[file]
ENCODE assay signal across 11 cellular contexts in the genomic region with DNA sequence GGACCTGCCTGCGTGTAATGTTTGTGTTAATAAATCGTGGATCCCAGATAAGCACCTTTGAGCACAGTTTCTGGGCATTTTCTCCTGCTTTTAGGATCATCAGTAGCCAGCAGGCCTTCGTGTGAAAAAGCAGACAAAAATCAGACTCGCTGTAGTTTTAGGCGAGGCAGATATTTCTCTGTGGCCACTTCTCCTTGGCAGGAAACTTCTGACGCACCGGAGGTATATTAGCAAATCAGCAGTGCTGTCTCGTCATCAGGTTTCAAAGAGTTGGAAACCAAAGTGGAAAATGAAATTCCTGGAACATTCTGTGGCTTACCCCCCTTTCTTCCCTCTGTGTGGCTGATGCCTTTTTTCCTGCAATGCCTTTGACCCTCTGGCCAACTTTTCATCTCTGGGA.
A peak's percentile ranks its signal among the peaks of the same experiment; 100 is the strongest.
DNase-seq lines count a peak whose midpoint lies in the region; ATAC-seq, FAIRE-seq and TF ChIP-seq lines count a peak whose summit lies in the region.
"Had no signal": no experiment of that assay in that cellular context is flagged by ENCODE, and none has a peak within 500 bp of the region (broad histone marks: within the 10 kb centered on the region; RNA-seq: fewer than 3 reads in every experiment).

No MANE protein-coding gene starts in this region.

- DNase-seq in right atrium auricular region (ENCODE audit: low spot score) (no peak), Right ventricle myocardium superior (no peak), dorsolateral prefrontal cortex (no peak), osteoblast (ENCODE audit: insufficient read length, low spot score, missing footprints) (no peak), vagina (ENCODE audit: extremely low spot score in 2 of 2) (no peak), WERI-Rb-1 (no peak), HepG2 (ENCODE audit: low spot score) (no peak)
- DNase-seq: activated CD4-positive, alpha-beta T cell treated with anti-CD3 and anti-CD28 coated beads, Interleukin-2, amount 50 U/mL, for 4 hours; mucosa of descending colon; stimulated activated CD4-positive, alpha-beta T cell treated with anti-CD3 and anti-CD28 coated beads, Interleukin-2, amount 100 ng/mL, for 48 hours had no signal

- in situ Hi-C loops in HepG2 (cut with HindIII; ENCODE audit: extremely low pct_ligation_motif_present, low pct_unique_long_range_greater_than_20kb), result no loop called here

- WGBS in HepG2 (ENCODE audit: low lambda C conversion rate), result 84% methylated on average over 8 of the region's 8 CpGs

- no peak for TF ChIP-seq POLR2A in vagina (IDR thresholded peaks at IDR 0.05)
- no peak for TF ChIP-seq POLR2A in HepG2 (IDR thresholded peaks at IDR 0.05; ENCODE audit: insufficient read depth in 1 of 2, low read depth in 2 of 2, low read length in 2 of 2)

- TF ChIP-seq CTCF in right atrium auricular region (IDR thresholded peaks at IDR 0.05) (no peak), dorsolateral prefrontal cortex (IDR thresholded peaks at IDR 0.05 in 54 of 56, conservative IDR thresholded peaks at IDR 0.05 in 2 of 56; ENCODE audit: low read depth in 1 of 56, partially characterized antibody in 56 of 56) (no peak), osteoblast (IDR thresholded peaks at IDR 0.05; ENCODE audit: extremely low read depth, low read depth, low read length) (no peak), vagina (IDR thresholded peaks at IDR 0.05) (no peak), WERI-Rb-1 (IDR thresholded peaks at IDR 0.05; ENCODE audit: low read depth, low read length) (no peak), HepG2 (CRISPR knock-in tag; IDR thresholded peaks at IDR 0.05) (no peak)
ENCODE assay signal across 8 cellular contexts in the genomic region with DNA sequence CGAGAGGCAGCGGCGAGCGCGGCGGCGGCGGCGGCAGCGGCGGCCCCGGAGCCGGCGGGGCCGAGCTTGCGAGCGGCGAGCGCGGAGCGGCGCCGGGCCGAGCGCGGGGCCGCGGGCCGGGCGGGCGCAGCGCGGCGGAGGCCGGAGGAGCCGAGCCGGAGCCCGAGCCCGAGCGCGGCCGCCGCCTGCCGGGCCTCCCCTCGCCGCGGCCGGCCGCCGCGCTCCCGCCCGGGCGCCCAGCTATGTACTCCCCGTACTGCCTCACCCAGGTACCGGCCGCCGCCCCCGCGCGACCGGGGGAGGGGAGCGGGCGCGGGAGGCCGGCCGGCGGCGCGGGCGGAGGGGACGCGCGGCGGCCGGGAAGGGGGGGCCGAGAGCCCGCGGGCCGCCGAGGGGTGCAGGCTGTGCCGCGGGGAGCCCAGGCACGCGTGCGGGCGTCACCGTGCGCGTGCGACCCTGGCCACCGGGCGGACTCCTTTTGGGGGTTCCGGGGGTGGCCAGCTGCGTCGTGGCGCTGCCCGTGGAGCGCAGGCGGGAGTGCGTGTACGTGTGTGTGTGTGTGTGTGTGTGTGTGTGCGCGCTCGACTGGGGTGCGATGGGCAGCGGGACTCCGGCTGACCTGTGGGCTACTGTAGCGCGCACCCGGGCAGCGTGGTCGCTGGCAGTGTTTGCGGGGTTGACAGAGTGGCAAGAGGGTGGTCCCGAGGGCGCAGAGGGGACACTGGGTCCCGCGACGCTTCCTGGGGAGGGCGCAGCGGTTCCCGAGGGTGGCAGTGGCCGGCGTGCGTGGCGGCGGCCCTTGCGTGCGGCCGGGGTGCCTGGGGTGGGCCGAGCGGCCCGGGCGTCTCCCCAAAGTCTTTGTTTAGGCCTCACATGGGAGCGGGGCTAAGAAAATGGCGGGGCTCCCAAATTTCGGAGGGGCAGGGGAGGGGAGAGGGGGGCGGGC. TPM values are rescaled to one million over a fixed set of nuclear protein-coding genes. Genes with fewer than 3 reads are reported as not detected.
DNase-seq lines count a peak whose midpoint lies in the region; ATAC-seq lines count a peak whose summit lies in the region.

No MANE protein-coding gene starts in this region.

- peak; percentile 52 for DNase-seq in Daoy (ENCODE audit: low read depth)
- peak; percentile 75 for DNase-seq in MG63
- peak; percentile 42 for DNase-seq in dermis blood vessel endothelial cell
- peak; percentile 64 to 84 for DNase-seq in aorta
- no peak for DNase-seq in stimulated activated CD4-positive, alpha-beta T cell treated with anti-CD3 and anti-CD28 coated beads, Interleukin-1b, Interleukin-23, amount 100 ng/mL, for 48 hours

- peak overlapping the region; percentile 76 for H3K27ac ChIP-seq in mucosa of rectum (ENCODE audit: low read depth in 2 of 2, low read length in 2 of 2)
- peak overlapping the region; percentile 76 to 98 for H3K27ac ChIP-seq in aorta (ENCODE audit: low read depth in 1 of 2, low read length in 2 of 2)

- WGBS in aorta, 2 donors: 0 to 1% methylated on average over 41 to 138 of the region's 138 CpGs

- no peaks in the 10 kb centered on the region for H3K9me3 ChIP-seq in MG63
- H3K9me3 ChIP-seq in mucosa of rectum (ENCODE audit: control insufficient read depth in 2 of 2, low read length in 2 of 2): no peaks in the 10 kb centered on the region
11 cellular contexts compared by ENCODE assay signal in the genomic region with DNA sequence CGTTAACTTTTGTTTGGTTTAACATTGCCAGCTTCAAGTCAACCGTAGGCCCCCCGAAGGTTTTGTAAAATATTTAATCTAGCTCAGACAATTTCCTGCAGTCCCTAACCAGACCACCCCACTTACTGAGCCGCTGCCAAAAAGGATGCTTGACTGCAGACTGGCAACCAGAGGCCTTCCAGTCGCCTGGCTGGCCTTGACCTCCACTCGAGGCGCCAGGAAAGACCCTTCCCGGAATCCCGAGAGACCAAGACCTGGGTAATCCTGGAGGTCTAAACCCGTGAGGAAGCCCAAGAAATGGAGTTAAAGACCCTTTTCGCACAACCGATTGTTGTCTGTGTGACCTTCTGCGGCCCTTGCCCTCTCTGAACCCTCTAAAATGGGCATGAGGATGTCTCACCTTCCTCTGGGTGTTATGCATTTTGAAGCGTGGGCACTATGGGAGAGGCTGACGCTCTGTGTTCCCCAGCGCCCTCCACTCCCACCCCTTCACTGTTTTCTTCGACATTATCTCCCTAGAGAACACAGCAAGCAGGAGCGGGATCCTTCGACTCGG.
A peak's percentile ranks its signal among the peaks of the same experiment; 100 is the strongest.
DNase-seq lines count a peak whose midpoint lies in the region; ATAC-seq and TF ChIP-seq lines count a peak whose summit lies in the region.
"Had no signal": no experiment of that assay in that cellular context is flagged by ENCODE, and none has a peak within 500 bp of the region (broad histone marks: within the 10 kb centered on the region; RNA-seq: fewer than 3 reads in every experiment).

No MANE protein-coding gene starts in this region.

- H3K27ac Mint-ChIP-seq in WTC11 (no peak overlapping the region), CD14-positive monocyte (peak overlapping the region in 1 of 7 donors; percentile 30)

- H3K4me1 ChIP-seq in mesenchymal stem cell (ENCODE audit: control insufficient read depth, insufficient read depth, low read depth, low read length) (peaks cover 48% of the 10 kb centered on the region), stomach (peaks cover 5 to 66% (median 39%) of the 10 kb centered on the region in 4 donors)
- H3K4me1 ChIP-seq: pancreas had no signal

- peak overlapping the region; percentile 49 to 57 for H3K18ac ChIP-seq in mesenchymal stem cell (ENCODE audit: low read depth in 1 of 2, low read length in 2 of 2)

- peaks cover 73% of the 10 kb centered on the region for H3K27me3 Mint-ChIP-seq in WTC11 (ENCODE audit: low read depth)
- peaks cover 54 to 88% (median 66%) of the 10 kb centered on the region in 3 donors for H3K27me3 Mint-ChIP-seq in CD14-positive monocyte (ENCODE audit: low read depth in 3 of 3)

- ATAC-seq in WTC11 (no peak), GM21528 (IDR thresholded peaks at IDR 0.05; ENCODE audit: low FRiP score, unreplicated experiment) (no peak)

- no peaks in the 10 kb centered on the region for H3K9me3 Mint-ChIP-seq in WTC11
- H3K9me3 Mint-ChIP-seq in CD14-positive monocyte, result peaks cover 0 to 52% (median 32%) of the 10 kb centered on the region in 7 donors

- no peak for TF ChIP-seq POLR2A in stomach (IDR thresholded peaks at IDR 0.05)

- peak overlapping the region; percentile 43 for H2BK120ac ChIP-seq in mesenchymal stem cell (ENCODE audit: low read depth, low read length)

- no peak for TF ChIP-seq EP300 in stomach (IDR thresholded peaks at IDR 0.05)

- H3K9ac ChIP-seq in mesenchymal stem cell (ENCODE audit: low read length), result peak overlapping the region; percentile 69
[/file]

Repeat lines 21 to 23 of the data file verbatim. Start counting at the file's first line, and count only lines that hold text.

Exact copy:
- peak overlapping the region; percentile 76 for H3K27ac ChIP-seq in mucosa of rectum (ENCODE audit: low read depth in 2 of 2, low read length in 2 of 2)
- peak overlapping the region; percentile 76 to 98 for H3K27ac ChIP-seq in aorta (ENCODE audit: low read depth in 1 of 2, low read length in 2 of 2)

- WGBS in aorta, 2 donors: 0 to 1% methylated on average over 41 to 138 of the region's 138 CpGs